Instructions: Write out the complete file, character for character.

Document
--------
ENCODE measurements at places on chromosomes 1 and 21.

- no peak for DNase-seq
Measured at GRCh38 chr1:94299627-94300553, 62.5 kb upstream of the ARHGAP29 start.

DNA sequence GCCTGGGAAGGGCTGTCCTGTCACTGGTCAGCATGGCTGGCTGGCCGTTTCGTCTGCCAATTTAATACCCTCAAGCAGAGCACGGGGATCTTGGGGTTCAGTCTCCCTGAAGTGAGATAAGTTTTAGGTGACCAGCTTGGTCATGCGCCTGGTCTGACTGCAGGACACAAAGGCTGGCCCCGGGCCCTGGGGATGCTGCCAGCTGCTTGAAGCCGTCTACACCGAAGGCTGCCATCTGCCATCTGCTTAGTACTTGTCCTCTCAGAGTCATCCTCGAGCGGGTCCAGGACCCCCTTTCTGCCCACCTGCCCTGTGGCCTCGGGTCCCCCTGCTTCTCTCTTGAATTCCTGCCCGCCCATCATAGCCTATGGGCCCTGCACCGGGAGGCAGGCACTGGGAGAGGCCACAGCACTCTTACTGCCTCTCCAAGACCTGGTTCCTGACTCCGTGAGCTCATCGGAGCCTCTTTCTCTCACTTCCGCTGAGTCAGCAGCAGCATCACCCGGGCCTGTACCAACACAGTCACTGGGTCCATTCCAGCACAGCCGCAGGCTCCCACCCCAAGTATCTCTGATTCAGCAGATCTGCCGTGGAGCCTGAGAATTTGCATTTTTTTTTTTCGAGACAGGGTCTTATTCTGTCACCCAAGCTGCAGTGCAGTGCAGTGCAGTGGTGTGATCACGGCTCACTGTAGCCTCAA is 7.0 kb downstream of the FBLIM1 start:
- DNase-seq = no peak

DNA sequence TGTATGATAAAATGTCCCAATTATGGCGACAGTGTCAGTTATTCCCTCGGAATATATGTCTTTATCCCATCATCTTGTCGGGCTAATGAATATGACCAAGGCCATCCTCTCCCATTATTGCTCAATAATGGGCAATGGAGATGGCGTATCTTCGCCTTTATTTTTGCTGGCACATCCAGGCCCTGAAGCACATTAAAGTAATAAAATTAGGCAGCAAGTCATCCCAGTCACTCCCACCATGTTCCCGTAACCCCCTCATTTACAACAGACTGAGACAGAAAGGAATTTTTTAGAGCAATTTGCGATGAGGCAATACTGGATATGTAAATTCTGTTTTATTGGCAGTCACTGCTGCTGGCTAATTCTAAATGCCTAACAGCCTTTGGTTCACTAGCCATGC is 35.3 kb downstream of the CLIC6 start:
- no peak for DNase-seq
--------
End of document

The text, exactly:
ENCODE measurements at places on chromosomes 1 and 21.

- no peak for DNase-seq
Measured at GRCh38 chr1:94299627-94300553, 62.5 kb upstream of the ARHGAP29 start.

DNA sequence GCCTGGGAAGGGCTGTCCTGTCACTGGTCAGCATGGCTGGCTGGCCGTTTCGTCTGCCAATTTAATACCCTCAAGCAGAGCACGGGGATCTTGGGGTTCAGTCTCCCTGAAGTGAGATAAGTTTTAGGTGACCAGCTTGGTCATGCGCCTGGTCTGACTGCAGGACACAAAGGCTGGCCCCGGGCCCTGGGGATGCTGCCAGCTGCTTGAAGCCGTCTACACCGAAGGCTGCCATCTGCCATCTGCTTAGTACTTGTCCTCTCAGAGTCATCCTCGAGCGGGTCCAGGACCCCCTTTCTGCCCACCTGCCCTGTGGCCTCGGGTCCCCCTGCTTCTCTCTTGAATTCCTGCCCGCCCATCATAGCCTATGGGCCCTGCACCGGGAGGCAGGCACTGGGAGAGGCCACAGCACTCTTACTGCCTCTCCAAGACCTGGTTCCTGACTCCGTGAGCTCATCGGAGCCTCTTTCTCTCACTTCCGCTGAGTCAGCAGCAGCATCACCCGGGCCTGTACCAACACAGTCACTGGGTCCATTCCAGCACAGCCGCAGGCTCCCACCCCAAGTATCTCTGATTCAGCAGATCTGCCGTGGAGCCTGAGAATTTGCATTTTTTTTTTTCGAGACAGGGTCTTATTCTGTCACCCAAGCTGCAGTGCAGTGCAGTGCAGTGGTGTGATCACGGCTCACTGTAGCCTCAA is 7.0 kb downstream of the FBLIM1 start:
- DNase-seq = no peak

DNA sequence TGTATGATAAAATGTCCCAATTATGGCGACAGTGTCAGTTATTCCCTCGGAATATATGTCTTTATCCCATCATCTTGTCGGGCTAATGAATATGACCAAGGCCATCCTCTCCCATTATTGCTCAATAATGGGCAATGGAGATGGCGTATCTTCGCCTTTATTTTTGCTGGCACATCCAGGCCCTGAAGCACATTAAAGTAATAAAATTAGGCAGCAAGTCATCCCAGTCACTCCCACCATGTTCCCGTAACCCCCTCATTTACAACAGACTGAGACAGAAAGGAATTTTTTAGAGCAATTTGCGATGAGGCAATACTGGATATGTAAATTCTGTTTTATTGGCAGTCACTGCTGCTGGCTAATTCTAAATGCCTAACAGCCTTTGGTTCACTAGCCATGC is 35.3 kb downstream of the CLIC6 start:
- no peak for DNase-seq